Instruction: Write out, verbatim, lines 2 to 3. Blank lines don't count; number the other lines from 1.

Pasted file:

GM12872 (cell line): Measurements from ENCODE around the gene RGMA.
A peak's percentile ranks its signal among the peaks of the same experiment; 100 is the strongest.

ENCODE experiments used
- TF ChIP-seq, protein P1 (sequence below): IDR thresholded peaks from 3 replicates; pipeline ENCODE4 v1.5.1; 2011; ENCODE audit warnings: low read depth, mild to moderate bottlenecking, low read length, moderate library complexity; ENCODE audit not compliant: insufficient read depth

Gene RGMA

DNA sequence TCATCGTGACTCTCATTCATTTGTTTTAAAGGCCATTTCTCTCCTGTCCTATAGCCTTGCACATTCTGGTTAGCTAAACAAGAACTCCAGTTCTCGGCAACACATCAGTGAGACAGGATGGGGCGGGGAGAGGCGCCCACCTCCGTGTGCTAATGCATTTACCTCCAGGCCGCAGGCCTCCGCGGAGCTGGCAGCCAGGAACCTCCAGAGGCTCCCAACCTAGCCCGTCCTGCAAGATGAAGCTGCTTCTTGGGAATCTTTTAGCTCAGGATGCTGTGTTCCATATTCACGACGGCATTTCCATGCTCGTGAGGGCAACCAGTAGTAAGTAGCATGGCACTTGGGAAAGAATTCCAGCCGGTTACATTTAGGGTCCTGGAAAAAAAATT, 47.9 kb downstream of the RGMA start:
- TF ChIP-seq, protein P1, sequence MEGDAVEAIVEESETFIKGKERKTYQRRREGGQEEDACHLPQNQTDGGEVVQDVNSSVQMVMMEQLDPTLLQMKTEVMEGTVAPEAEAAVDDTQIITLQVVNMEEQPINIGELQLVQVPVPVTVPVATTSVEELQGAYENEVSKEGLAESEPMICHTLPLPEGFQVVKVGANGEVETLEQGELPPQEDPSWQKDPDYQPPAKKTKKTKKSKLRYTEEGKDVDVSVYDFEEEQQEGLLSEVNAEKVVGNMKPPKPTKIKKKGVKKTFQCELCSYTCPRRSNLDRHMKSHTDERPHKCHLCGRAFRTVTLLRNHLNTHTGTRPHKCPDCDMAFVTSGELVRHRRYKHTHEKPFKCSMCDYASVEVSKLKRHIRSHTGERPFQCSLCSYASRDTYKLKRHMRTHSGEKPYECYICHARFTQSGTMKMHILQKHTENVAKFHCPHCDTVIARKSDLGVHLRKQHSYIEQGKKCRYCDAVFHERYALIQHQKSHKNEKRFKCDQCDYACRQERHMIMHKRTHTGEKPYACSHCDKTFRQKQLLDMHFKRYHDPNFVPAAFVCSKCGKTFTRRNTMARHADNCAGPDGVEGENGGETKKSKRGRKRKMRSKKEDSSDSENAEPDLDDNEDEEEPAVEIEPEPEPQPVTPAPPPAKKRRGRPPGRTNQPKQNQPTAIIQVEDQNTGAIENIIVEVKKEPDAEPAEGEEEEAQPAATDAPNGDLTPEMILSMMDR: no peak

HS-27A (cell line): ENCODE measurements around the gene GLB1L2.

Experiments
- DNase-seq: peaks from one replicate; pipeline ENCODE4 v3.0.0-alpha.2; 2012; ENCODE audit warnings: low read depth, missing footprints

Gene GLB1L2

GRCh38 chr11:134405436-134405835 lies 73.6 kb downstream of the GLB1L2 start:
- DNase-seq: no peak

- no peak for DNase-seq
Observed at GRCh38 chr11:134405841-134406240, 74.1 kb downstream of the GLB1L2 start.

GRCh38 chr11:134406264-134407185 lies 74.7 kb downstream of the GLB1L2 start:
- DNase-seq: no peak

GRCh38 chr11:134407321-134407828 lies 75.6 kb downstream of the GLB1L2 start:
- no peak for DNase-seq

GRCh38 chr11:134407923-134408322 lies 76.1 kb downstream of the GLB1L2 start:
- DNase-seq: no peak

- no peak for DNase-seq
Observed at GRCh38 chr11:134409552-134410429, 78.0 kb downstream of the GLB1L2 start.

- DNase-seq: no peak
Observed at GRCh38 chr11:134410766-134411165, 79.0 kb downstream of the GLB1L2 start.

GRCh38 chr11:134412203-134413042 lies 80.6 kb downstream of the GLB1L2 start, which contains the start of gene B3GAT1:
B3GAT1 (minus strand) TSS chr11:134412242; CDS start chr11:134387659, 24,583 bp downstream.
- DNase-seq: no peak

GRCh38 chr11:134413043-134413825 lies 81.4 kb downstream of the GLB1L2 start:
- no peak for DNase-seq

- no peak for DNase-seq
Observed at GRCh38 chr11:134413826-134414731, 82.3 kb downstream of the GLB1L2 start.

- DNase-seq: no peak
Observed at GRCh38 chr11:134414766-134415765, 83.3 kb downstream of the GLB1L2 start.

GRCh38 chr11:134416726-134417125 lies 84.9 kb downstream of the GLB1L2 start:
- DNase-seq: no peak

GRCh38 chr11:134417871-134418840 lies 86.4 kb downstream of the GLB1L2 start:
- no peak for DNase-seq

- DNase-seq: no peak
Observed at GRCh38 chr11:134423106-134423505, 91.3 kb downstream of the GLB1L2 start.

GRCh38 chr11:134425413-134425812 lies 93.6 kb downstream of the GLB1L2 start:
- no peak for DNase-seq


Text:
A peak's percentile ranks its signal among the peaks of the same experiment; 100 is the strongest.

ENCODE experiments used